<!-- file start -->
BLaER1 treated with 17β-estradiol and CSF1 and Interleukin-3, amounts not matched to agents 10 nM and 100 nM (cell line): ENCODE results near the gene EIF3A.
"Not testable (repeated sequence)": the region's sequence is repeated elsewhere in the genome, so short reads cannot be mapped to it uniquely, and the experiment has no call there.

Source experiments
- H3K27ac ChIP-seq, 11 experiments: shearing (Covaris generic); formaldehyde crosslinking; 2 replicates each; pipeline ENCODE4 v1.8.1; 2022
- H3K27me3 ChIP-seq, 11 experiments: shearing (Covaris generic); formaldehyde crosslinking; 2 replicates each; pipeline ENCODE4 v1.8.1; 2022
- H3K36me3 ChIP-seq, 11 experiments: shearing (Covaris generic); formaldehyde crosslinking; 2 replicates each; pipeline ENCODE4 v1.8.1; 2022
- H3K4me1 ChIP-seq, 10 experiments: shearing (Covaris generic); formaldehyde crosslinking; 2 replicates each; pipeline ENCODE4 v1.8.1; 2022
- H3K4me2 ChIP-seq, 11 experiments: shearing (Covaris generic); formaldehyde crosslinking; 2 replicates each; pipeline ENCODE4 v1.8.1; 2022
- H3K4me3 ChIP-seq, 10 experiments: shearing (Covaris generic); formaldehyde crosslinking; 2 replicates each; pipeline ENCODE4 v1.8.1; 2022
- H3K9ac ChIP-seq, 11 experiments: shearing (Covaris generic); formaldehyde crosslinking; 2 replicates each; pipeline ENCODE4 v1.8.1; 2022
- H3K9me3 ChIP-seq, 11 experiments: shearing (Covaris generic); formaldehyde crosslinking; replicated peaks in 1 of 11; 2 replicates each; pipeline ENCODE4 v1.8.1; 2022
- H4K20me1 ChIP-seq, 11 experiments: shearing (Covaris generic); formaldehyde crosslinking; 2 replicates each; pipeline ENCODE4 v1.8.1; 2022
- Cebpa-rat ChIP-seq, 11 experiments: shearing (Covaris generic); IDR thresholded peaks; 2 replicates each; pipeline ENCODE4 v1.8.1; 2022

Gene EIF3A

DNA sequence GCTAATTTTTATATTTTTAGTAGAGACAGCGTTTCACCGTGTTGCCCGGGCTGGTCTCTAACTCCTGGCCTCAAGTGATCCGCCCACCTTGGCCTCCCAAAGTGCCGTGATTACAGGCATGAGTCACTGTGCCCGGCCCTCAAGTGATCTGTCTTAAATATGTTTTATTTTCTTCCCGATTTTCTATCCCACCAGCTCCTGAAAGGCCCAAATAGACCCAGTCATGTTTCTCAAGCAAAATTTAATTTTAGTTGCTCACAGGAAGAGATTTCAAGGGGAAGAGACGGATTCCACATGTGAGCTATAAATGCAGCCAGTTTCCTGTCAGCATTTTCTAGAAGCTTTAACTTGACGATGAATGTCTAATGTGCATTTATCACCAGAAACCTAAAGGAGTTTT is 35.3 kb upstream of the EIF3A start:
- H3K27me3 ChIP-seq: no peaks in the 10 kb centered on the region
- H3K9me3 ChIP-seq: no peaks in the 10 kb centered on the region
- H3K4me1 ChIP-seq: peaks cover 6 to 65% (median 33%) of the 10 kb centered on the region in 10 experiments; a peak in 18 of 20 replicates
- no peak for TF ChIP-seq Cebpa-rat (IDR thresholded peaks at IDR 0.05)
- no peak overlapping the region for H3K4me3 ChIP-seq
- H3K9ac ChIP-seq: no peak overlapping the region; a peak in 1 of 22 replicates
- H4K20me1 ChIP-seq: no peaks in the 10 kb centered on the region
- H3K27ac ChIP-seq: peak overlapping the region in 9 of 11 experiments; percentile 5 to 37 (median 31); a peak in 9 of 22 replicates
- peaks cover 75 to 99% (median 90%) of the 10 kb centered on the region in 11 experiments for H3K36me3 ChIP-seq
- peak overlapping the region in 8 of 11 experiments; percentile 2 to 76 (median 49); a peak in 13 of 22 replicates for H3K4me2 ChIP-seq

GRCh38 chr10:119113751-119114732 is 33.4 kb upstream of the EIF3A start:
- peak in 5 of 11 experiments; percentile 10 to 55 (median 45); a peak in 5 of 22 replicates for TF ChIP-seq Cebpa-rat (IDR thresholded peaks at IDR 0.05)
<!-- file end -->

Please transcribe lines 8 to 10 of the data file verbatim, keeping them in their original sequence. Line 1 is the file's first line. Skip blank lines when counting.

- H3K4me2 ChIP-seq, 11 experiments: shearing (Covaris generic); formaldehyde crosslinking; 2 replicates each; pipeline ENCODE4 v1.8.1; 2022
- H3K4me3 ChIP-seq, 10 experiments: shearing (Covaris generic); formaldehyde crosslinking; 2 replicates each; pipeline ENCODE4 v1.8.1; 2022
- H3K9ac ChIP-seq, 11 experiments: shearing (Covaris generic); formaldehyde crosslinking; 2 replicates each; pipeline ENCODE4 v1.8.1; 2022